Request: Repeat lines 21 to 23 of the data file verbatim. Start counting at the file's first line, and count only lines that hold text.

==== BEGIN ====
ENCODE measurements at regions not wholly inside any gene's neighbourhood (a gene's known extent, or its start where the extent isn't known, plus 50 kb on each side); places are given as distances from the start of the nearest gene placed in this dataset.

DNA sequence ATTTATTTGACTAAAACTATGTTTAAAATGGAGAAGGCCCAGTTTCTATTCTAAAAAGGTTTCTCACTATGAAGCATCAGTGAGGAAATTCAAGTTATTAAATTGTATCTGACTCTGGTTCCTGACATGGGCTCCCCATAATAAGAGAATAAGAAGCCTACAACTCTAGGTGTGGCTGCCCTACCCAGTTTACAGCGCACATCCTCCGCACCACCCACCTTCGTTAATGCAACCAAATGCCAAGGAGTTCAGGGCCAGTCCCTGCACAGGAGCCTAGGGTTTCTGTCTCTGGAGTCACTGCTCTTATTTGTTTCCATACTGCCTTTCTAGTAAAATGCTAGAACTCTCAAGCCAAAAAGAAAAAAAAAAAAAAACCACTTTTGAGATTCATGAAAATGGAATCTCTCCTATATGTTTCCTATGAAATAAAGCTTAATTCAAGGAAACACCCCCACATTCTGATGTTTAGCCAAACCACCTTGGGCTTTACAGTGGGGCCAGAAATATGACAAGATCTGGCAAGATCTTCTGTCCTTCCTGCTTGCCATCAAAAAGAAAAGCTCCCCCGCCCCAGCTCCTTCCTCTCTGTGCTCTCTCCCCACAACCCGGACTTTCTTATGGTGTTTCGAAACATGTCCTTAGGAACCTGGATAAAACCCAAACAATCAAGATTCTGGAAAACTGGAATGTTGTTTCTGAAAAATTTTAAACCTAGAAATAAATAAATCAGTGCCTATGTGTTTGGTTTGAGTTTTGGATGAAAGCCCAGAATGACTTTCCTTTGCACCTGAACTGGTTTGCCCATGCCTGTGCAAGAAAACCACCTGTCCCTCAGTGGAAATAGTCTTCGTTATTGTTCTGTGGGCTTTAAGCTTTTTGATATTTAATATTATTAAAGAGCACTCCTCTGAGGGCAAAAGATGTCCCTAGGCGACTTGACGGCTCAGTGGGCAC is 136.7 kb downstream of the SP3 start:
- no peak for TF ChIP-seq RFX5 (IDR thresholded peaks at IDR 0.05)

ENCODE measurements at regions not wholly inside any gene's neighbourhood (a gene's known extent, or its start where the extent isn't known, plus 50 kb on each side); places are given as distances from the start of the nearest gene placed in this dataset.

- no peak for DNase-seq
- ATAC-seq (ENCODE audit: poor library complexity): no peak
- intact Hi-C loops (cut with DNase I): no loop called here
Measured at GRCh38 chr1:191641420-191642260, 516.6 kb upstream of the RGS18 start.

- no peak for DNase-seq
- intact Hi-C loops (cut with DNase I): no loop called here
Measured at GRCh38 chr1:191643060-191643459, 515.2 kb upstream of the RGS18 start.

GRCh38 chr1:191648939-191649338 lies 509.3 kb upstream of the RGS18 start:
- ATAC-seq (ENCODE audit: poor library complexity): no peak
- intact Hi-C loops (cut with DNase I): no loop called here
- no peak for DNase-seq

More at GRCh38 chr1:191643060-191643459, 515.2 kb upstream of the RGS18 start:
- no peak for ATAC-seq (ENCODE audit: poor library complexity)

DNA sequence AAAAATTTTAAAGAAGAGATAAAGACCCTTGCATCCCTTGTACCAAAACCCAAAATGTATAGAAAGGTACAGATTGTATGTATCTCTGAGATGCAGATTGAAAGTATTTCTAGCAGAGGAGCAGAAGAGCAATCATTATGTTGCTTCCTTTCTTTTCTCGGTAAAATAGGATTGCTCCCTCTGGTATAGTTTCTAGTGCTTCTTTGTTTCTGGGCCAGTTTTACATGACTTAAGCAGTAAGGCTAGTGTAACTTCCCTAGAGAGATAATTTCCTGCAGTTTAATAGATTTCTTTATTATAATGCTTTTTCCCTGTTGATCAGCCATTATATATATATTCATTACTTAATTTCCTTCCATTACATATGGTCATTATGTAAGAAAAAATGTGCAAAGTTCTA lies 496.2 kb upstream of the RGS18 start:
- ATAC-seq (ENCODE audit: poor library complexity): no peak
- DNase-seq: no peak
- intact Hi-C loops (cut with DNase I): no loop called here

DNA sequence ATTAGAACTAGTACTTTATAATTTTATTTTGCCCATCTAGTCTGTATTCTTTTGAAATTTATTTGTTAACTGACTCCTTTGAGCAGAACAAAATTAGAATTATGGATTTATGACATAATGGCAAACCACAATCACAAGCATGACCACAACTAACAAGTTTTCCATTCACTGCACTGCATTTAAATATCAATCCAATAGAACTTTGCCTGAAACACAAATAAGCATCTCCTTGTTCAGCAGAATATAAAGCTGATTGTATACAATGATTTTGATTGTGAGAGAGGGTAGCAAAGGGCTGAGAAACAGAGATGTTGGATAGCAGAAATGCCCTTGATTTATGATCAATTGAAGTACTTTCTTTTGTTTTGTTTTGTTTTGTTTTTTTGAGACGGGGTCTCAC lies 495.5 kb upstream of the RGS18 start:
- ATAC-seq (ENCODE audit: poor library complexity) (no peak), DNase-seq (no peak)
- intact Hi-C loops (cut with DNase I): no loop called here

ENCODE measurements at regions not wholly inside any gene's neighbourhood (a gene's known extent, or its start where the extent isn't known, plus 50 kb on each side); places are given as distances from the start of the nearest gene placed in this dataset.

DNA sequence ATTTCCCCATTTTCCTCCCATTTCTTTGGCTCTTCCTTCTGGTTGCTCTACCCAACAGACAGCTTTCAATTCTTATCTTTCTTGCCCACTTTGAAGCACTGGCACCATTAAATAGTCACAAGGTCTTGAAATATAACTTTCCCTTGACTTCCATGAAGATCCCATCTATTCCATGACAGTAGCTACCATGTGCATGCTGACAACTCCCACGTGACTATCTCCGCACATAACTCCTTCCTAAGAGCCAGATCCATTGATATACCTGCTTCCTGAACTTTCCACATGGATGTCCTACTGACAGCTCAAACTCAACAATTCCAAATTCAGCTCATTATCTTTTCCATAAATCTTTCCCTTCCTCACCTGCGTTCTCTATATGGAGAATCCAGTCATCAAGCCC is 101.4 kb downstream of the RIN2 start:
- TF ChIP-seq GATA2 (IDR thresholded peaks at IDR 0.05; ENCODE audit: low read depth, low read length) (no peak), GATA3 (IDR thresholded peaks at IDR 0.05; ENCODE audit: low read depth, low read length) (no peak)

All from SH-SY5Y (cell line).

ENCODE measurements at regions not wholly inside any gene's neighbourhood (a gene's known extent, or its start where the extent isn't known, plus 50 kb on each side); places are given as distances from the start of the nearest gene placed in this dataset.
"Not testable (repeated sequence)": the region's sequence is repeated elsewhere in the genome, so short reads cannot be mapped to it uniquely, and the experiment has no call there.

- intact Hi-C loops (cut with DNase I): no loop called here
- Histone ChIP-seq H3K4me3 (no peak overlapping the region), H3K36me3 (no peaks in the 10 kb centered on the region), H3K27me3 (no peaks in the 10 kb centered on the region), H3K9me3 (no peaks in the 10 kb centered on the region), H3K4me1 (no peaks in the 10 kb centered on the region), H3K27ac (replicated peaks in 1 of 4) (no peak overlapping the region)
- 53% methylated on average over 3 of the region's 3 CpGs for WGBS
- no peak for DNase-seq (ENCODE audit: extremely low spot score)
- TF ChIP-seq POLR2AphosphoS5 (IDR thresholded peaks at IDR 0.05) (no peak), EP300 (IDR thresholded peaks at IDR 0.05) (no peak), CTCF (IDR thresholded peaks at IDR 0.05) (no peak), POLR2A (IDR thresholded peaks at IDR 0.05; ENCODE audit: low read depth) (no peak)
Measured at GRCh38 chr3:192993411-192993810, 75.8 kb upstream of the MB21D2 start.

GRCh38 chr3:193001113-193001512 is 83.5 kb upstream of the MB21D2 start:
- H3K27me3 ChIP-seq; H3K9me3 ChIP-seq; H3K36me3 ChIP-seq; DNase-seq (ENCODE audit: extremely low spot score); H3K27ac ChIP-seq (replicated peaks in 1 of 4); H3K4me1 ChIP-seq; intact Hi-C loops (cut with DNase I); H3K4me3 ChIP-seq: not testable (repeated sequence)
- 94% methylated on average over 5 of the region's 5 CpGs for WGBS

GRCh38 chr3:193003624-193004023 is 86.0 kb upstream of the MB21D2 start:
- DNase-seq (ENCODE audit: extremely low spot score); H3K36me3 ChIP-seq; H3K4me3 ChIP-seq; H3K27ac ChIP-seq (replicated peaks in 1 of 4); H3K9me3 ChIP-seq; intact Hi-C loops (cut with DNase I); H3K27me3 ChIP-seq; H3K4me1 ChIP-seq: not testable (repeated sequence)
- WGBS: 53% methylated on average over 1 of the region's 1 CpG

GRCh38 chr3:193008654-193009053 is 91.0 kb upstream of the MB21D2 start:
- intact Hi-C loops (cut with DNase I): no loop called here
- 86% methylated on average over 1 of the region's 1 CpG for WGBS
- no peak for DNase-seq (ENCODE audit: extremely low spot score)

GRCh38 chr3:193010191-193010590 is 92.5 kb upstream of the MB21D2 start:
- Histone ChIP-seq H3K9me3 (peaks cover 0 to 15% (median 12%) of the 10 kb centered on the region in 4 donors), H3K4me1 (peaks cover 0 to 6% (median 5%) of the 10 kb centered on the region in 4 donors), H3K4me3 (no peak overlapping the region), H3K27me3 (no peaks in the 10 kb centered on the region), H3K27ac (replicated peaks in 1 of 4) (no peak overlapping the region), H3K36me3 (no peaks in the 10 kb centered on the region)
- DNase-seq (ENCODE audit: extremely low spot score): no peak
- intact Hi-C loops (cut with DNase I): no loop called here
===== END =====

- intact Hi-C loops (cut with DNase I): no loop called here

DNA sequence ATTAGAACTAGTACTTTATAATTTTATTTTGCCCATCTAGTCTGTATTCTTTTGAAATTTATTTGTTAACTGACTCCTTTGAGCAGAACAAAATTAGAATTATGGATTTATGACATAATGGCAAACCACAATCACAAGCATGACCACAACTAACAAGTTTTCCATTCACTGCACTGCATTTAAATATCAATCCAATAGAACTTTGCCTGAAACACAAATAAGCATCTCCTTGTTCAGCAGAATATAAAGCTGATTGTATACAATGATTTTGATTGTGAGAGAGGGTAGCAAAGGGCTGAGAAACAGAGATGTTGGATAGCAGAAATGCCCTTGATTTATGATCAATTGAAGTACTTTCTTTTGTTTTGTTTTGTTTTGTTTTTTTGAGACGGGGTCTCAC lies 495.5 kb upstream of the RGS18 start:
- ATAC-seq (ENCODE audit: poor library complexity) (no peak), DNase-seq (no peak)